static Vector2 d;
	static Physics check;
	static double force=0;
	static double acceleration=0;
	static double fricCoEff =0;
	static double Fnew =0;
	static double Fnorm =0;
	t = t + time_elapsed;
	    //	force = mass * acceleration;

		//rigid body collision detection
		//X = Xo + Vo*T + 1/2 A*T (squared)	
		//Dx =Xo + Vox*T + .5Ax *T(squared)
		//Dy =Yo + Voy*T + .5Ay *T(squared)




The part I'm having issues with is actually animating the balls, and getting them to stop with the collision detection. I've tried using several different methods, but can't seem to figure it out. I want the table to have friction, as well as appear somewhat realistic with the collision detection. Can someone help me with this? Thanks for looking!

Share this post

Link to post
Share on other sites
I think your code would really benefit from some substantial refactoring, because as it stands it's difficult for me to follow what each part of it is supposed to be doing. Specifically, you appear to be using C++, so why haven't you encoded a ball as its own class? Rather than having this painful GetSpherePositionX/GetSpherePositionY construct you can just GetSphere() and then access a Position property on it.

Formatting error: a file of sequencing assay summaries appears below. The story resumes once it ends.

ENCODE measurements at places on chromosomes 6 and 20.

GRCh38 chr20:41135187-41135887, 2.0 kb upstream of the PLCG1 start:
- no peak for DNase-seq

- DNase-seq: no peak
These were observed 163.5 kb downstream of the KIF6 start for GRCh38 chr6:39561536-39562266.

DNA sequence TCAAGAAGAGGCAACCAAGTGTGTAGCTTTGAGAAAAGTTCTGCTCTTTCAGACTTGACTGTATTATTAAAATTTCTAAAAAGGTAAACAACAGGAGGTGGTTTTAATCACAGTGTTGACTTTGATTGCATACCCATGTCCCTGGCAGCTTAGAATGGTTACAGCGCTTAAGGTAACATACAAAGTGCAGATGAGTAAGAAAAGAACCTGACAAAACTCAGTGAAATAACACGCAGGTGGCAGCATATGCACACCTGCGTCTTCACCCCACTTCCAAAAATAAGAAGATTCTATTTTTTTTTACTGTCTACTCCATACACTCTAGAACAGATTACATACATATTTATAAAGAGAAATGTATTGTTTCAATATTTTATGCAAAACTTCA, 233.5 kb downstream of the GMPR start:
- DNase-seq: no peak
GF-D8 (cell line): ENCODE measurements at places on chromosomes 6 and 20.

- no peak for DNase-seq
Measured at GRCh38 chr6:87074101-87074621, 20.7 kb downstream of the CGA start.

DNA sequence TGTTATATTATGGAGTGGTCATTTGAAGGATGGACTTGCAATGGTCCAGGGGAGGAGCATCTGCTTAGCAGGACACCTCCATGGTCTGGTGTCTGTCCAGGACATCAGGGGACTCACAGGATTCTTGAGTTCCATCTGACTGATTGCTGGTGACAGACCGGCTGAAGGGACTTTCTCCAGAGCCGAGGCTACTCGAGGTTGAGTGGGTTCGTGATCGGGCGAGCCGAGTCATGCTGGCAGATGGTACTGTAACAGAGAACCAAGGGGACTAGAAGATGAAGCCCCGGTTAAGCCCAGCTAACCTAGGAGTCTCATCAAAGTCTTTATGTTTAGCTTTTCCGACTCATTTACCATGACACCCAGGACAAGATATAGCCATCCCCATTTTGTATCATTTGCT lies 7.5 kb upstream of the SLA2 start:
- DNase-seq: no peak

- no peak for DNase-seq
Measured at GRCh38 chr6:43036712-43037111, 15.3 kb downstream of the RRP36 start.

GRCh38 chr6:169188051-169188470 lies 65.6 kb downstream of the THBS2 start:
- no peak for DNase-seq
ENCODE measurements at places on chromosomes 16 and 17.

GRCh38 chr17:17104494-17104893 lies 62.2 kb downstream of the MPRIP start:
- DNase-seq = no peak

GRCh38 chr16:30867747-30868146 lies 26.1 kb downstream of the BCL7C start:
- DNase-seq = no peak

Also, what's with comments like "angle of incidence/reflection (maybe???)" Do you not know what your own code is supposed to do? Decide what the function is supposed to do and specify that as the comment; if the function does anything else then it's a bug, but at least you can build stuff on top of that function without the uncertainty about what's going on percolating upwards.

I honestly don't see much point in trying to approach the simulation aspects you've mentioned until the structure of the code is sufficiently untangled to allow them to be implemented clearly.

Share this post

Link to post
Share on other sites
Thanks for looking SuperPig!

The angle of incidence/reflection commented out is something that I will need in the future. I have it commented out right now, as there is no use for it.

The main thing I was looking for was the next step I should take, and how to go about programming the physics of the balls. I have the table set up right now, and all of the ball objects (spheres) created, but don't know how to animate the balls using forces, velocities and acceleration. I want it to look somewhat realistic, but was hoping I could get some advice on where to go next.